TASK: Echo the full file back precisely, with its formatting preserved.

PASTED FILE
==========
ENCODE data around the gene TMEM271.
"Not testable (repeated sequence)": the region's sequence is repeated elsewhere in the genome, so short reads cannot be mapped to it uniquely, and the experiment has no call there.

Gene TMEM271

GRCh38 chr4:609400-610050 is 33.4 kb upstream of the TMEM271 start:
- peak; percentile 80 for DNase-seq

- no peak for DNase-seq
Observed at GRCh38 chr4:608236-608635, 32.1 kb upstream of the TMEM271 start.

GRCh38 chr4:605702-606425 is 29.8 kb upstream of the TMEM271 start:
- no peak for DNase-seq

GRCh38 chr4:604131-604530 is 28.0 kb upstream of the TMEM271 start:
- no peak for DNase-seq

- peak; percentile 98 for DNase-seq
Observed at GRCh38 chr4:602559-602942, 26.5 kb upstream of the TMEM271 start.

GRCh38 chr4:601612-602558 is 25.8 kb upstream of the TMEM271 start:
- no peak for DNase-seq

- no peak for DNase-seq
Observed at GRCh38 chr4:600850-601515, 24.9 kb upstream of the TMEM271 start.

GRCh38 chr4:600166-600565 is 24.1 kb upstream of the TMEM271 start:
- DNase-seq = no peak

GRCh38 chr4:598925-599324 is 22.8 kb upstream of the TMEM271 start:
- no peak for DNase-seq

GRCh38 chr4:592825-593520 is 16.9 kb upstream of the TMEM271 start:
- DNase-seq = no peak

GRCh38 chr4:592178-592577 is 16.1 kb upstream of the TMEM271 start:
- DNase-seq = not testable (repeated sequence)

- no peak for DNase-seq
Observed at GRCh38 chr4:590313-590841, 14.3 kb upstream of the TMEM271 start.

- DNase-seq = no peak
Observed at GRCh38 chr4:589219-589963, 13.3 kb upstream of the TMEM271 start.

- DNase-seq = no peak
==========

ENCODE data around the gene TMEM271.
"Not testable (repeated sequence)": the region's sequence is repeated elsewhere in the genome, so short reads cannot be mapped to it uniquely, and the experiment has no call there.

Gene TMEM271

GRCh38 chr4:609400-610050 is 33.4 kb upstream of the TMEM271 start:
- peak; percentile 80 for DNase-seq

- no peak for DNase-seq
Observed at GRCh38 chr4:608236-608635, 32.1 kb upstream of the TMEM271 start.

GRCh38 chr4:605702-606425 is 29.8 kb upstream of the TMEM271 start:
- no peak for DNase-seq

GRCh38 chr4:604131-604530 is 28.0 kb upstream of the TMEM271 start:
- no peak for DNase-seq

- peak; percentile 98 for DNase-seq
Observed at GRCh38 chr4:602559-602942, 26.5 kb upstream of the TMEM271 start.

GRCh38 chr4:601612-602558 is 25.8 kb upstream of the TMEM271 start:
- no peak for DNase-seq

- no peak for DNase-seq
Observed at GRCh38 chr4:600850-601515, 24.9 kb upstream of the TMEM271 start.

GRCh38 chr4:600166-600565 is 24.1 kb upstream of the TMEM271 start:
- DNase-seq = no peak

GRCh38 chr4:598925-599324 is 22.8 kb upstream of the TMEM271 start:
- no peak for DNase-seq

GRCh38 chr4:592825-593520 is 16.9 kb upstream of the TMEM271 start:
- DNase-seq = no peak

GRCh38 chr4:592178-592577 is 16.1 kb upstream of the TMEM271 start:
- DNase-seq = not testable (repeated sequence)

- no peak for DNase-seq
Observed at GRCh38 chr4:590313-590841, 14.3 kb upstream of the TMEM271 start.

- DNase-seq = no peak
Observed at GRCh38 chr4:589219-589963, 13.3 kb upstream of the TMEM271 start.

- DNase-seq = no peak